Still, at the Department of Behavioral Health, I transitioned to the Behavioral Health and Justice Related Services Division, where I helped create the first diversionary program for individuals that are arrested with severe mental health issues; from there, I was promoted to a Forensic Supervisor and supervised all partnerships between the Philadelphia Police Department and the Department of Behavioral Health. My sons are now thriving (21 and 16), and my daughter is 14 and cannot put her cell phone down long enough to proofread this for me. Along my journey, I divorced the father of my children (it happens, we are friends) and began practicing the art of meditation and mindfulness daily. I began to learn about manifestation and that our thoughts have power. I learned about breathing and following your breath. I learned that in life, you could decide that today will be heaven or hell, and whatever you decide, you will see exactly that in your reality. Somehow, I manifested and skipped right into the heart of the love of my life and the CFO of my new endeavor, Synchronicity.
In March of 2021, Synchronicity was developed during COVID, as I would hear stories from petrified individuals, and the thoughts in their minds were driving them crazy. The healer in me wanted to assist, and that is how Synchronicity was born. A conversation with my better half, and we decided let's invest in opening therapy services where you can not only provide therapeutic interventions but educate on the power of a person's mind. So, in my practice, I combine mindfulness with meditation, sound therapy, holistic healing, and individual and family therapy. I feel that everything is precisely where it is supposed to be at that moment in time. If you align with Synchronicity, LLC, that is where you are supposed to be, it is Synchronistic, and I love the holistic service we created.
On May 18, 2021, I had one last educational hoop to jump through, and that was passing my clinical exam, which I did on the first try. How? I aligned my thoughts with what I wanted to see in my life. I create my reality every day. I chose to see beauty, I chose to see love, I chose to be happy, and because that is the frequency, I decided to live my life. I welcome anyone on their journey to become one with the divine and enjoy what we are truly meant to see and experience during the short time that we are here on this earth.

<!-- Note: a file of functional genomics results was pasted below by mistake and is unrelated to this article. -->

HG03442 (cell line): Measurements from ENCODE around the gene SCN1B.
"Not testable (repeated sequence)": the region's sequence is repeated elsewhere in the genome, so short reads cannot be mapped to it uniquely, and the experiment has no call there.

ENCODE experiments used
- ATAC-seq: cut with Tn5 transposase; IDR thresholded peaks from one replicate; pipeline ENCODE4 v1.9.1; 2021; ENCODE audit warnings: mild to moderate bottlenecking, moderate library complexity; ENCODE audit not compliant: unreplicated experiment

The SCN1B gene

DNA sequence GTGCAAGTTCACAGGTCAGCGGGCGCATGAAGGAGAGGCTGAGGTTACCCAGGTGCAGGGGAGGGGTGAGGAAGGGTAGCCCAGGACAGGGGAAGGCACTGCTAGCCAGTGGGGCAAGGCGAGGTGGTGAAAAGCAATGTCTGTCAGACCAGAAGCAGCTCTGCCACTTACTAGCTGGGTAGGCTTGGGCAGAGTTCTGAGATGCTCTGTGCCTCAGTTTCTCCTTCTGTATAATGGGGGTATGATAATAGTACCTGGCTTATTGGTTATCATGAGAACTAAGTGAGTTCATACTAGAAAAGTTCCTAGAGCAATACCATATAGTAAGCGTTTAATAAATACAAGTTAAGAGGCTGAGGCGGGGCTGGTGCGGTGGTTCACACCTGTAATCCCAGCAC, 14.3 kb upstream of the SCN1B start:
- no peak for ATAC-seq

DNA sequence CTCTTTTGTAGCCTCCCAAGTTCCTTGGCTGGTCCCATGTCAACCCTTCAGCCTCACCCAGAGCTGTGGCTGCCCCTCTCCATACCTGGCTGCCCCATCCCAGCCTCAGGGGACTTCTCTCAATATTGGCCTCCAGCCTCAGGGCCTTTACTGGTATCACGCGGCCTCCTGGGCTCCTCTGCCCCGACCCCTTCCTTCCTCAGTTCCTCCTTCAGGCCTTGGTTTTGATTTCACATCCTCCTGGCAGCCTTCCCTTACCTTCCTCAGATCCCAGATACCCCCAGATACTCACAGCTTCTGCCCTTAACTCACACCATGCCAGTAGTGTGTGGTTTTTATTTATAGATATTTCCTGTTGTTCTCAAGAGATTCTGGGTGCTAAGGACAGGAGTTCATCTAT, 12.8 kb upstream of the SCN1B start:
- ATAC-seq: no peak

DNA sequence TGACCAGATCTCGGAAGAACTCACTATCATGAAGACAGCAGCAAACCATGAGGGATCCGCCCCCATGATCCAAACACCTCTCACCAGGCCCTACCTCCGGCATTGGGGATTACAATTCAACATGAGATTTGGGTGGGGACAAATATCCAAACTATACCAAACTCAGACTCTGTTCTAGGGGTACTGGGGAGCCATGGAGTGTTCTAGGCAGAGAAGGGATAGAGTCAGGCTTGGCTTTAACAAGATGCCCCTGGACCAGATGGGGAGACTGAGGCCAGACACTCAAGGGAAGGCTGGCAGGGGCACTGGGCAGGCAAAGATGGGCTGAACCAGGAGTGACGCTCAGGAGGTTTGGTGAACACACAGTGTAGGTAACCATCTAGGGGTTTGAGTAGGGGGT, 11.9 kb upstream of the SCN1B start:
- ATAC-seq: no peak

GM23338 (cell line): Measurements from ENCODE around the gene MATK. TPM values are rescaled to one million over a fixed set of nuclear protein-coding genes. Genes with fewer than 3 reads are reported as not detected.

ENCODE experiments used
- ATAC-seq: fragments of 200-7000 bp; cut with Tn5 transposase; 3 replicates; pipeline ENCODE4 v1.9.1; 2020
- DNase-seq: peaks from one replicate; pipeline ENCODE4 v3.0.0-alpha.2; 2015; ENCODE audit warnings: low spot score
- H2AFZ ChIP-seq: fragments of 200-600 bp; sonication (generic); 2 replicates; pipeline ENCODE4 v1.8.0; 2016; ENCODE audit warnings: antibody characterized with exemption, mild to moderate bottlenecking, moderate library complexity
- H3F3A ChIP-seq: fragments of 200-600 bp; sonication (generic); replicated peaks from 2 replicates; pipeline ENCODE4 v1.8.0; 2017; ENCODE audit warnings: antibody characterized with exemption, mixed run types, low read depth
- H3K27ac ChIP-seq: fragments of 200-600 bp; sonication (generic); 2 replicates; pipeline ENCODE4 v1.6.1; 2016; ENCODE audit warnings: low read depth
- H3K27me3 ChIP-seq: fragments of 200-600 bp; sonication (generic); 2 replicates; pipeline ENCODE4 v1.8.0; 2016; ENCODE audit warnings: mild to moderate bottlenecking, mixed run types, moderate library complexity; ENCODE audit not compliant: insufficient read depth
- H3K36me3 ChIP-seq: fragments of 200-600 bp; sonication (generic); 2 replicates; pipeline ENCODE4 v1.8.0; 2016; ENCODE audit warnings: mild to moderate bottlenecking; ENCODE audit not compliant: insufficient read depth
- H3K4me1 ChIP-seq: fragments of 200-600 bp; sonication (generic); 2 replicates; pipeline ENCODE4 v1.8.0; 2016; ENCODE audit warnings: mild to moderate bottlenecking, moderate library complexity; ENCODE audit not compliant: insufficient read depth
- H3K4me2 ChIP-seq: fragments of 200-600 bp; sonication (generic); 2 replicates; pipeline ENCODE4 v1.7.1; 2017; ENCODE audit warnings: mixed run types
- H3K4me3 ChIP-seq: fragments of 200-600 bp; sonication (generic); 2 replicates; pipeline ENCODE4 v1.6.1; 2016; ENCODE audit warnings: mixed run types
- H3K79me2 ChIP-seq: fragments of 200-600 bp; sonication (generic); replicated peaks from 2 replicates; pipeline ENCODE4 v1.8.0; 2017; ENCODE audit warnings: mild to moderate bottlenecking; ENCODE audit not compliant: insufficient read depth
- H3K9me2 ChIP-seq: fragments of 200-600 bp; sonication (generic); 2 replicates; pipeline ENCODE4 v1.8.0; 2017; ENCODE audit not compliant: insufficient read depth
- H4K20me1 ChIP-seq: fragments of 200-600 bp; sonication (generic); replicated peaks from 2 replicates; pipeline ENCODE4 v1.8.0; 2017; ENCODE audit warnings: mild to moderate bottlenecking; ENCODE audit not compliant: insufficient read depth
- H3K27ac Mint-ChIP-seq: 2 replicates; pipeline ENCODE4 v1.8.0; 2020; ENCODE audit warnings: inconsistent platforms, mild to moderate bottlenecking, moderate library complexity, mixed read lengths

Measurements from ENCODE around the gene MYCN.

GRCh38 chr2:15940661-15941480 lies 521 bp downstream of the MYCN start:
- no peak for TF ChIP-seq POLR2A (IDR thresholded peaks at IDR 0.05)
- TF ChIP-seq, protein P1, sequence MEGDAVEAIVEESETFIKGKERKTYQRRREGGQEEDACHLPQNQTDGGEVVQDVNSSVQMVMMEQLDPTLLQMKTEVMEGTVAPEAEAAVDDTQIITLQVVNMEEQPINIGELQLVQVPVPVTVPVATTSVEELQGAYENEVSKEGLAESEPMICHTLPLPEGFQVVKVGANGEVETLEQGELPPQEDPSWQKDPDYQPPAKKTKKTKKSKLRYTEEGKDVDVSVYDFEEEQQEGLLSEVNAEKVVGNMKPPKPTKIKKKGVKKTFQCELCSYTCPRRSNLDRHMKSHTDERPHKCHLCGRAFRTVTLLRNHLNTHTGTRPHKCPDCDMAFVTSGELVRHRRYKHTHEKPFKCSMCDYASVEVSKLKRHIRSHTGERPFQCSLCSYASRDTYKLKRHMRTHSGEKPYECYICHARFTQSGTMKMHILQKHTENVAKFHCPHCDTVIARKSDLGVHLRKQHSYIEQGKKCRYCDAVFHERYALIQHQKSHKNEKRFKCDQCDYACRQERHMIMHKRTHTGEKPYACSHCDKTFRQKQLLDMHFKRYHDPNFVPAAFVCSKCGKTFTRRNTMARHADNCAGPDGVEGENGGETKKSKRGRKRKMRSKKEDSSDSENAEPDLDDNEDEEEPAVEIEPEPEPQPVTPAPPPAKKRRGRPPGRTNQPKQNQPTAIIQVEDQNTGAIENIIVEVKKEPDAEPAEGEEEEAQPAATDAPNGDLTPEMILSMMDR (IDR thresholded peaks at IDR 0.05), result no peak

Thank you for sharing my experience, and I wish you all the peace and blessings that this life has in store for you on your personal journey.
– Shaakira R. Gillette, LCSW
About Our Guest Contributor
Shaakira is a Licensed Practitioner in the State of Pennsylvania with over twenty years of experience in Behavioral Health. Her passion is connecting the mind, body, and energy experience. With a Dual Master's in Social Work and Public Health, Shaakira is trained to examine the entire person, including family dynamics, socialization, ecology, and environment. Her innovative techniques combine cognitive behavior therapy with mindfulness, reflective activities, metaphysics, and holistic practices. Her prescription is meditation and self-awareness, digging into layers of stored emotions and challenging cognitive distortions and limiting beliefs. In addition, as a Board Certified Clinical Hypnotherapist, Shaakira can offer guided hypnosis to facilitate awareness of the subconscious mind.
"Align your thoughts with divine presence, the natural flow of the universe, and your purpose...Synchronicity"
For more information, please feel free to email her at: firstname.lastname@example.org.